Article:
By Megan Kriss | Dog Behaviour
Does your dog keep escaping their crate? This doesn’t just give him a chance to rip up your cushions – many dogs injure themselves trying to destroy metal crates. Here’s how to prevent escapees.
Fortunately, there are ways to keep your doggy Houdini in a crate without stressing you or your dog out.
Now that you have everything you need, let’s move on to the actual steps.
Knowing what’s causing your dog to escape is essential, because the underlying cause determines how to address the problem.
Observe your dog and see which of these reasons applies to them. For example, if your dog runs wild after escaping, it’s probably a boredom issue, while a dog that panics only when you leave the home is probably suffering from separation anxiety.
Using a video camera to record your dog while they’re crated may help. The video below is a good example, as it shows a clearly distressed pit bull whining, panting and breaking out of a wire crate. It’s clear how easy it would be for the dog to be seriously injured when in this state:
Just because a dog isn’t able to escape a crate or kennel doesn’t mean they don’t feel anxious or stressed though.
Breeds like Pit Bulls, Boxers and Siberian Huskies are known for their ability to escape seemingly impossible situations, but this is largely due to their strength. Smaller breeds may not have enough muscle power, but they can still injure themselves trying to get out. If your dog suffers from anxiety in a crate, it’s vital to address the underlying problem, regardless of their ability to escape.
Whatever is driving your dog’s escape attempts, the first step is to secure the crate.
Typically dogs escape in one of two ways: they either undo the latch or break apart the crate itself. Here’s how to solve both escape methods.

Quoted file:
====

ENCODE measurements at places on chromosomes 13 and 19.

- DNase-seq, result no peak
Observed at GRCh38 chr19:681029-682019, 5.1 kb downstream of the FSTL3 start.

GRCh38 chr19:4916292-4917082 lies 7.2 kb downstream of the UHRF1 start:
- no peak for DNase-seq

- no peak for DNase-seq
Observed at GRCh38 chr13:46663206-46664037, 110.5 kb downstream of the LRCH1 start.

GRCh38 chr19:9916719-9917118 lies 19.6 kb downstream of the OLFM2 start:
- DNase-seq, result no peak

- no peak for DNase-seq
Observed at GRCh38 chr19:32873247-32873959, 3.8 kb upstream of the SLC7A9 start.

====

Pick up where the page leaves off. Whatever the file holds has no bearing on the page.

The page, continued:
Crates with a pinch closure or latch that requires two hands for operation are more secure, as these are almost impossible for dogs to open. A padlock can also prevent a dog opening the door, although these can be difficult to unlock in a hurry.
You can also use a clip or carabiner to prevent the latch from being moved far enough for an escape attempt.
If your dog destroys the crate itself, you’ll either need to make it more difficult to break out or opt for a stronger crate (soft-sided crates, such as these, just aren’t going to cut it!)
Collapsible crates can be made more secure by zip-tying the sides together. This isn’t going to stop the strongest and most determined dogs, but is a cheap way to make it more difficult for your dog to prise open the gaps.
The last resort is a heavy-duty dog crate (sometimes known as military crates). These are made from thick reinforced metal and escape-proof locks, so it’s virtually impossible for a dog to break free.
A note on “heavy duty” and “escape proof” crates though: these crates will prevent your pet getting loose, but purchasing one should not be your first response for dealing with an escaping dog.
They don’t address the underlying cause of escape attempts and can even worsen them if your dog becomes frustrated and stressed because they’re trapped.
I only recommend these crates if you need to confine your dog while you get professional help or implement a long-term plan. The goal should be to make your dog feel more comfortable, not just lock him up in a stronger crate.
Your next step is to make the crate more appealing to your dog.